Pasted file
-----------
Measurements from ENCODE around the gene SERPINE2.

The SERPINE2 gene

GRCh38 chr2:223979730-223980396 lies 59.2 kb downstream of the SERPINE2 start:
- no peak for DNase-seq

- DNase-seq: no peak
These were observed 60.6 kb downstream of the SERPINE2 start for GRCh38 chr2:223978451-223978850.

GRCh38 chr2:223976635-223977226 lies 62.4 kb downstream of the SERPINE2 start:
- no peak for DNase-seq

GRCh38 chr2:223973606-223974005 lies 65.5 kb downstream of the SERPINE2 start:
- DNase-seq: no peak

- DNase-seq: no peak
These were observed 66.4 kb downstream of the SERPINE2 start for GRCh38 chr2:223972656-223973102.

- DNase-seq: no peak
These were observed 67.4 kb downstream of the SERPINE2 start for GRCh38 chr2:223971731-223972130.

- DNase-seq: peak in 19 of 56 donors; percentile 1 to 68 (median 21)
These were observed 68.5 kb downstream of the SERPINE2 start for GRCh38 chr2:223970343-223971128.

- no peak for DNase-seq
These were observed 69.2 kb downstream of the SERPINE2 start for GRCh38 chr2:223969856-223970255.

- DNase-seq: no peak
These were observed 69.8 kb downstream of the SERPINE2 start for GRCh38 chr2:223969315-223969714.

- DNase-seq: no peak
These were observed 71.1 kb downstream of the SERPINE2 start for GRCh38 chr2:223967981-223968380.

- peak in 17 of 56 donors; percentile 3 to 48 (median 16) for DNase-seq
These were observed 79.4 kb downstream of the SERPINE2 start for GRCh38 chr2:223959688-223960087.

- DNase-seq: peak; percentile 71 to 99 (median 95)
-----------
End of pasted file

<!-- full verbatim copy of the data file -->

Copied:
Measurements from ENCODE around the gene SERPINE2.

The SERPINE2 gene

GRCh38 chr2:223979730-223980396 lies 59.2 kb downstream of the SERPINE2 start:
- no peak for DNase-seq

- DNase-seq: no peak
These were observed 60.6 kb downstream of the SERPINE2 start for GRCh38 chr2:223978451-223978850.

GRCh38 chr2:223976635-223977226 lies 62.4 kb downstream of the SERPINE2 start:
- no peak for DNase-seq

GRCh38 chr2:223973606-223974005 lies 65.5 kb downstream of the SERPINE2 start:
- DNase-seq: no peak

- DNase-seq: no peak
These were observed 66.4 kb downstream of the SERPINE2 start for GRCh38 chr2:223972656-223973102.

- DNase-seq: no peak
These were observed 67.4 kb downstream of the SERPINE2 start for GRCh38 chr2:223971731-223972130.

- DNase-seq: peak in 19 of 56 donors; percentile 1 to 68 (median 21)
These were observed 68.5 kb downstream of the SERPINE2 start for GRCh38 chr2:223970343-223971128.

- no peak for DNase-seq
These were observed 69.2 kb downstream of the SERPINE2 start for GRCh38 chr2:223969856-223970255.

- DNase-seq: no peak
These were observed 69.8 kb downstream of the SERPINE2 start for GRCh38 chr2:223969315-223969714.

- DNase-seq: no peak
These were observed 71.1 kb downstream of the SERPINE2 start for GRCh38 chr2:223967981-223968380.

- peak in 17 of 56 donors; percentile 3 to 48 (median 16) for DNase-seq
These were observed 79.4 kb downstream of the SERPINE2 start for GRCh38 chr2:223959688-223960087.

- DNase-seq: peak; percentile 71 to 99 (median 95)